Earlier this year, the Congressional Budget Office projected that the deficit this year would be $642 billion, and the deficit over the next 10 years will come in at $6.3 trillion.
Furthermore, the current United States debt exceeds $16,750,448,000,000 ($16.75 trillion) and is increasing at the rate of $1.759 billion every day. And, the 2013 budget anticipated spending at $3.8 trillion.
Those numbers are incomprehensible, so let’s put them in terms folks can understand. Since the U.S. population is about 313 million and there are around 115 million households:
Your share of the current national debt is over $52,872.
Your household’s share of the debt is about $143,403.
Every year, your share of new borrowing is $2,051 Every year, your household’s share of new borrowing is about $5,582.
Assuming a little population growth, in 10 years your share of the debt will be more than $72,000 and your household’s share will be about $196,000.
Every child in this country owes that much the day he or she is born. Every year, your share of federal spending is $4,435.
Every year, your household’s share of federal spending is about $12,071. Just to balance the budget, the taxes you pay, directly and indirectly, would have to increase by 46 percent.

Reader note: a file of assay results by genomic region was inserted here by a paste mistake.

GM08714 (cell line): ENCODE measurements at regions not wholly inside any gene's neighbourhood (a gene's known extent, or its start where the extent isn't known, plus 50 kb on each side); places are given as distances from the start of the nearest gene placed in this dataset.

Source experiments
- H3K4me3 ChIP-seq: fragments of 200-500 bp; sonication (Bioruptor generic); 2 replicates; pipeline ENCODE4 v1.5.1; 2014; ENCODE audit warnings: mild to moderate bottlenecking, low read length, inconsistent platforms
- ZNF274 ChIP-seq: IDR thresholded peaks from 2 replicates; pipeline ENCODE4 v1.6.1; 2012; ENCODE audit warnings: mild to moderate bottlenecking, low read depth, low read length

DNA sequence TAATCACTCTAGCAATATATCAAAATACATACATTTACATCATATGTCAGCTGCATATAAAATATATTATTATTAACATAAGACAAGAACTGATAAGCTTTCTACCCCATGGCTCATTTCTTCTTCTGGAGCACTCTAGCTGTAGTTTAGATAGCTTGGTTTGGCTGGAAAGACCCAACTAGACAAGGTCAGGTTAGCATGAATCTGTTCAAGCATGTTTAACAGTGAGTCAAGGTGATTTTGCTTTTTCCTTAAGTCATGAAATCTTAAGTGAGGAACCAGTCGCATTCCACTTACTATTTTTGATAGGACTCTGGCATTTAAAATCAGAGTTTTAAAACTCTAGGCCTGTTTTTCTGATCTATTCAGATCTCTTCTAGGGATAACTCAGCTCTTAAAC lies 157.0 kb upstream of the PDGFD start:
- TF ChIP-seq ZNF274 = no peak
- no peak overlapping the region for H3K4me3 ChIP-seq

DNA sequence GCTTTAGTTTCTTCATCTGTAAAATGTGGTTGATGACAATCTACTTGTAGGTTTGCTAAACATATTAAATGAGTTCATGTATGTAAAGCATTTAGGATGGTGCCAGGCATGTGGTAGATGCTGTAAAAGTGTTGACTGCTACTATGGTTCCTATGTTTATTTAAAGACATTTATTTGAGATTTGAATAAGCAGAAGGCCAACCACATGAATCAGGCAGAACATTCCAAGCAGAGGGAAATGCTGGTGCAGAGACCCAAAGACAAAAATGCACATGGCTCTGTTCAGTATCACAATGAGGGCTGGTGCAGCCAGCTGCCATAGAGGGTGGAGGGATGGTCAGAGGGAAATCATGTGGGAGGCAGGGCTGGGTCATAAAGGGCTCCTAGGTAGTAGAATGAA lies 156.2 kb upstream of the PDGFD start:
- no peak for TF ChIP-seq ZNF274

The Tax Foundation estimates that 47 percent of all households pay no income tax at all. Therefore, each household that does pay taxes must pay for about $22,775 per year in federal spending, which means that taxpaying households actually take on about $10,000 in new debt every year.
Now, whatever you think about federal spending, whether you think it’s too low or too high or just about right, whether you think we’re spending intelligently or stupidly, do you think that your family can take on $10,000 in new debt every year from now until the day you die? Or, instead, pay $10,000 additional every year in taxes?
I don’t think so, either. Which means that it’s time to get serious about spending.
And, of course, that’s where it gets very, very hard. Where would you cut? Defense? Social security? Health care? Welfare and safety net programs? Interest on the debt?
All else, including everything from federal employee’s pay to farm programs to operation of the National Institutes of Health, is only 20 percent, not enough to provide the savings needed. But cut we must.
To be smart about it, first we have to recognize that it’s going to be painful.
Second, we have to prioritize our spending, and the debate on that is going to be just about as painful as the cuts themselves.
Time to tell the Congress and the president that we understand just how difficult it’s going to be, that we know there will be pain to go around, that we don’t envy them the job; but it’s got to be done, and it’s what we hired them to do.
Or we can hire someone else if they’re not up to the task.
Kenneth D. Gough of Elizabethton is president and general manager of Accurate Machine Products Corp. in Johnson City.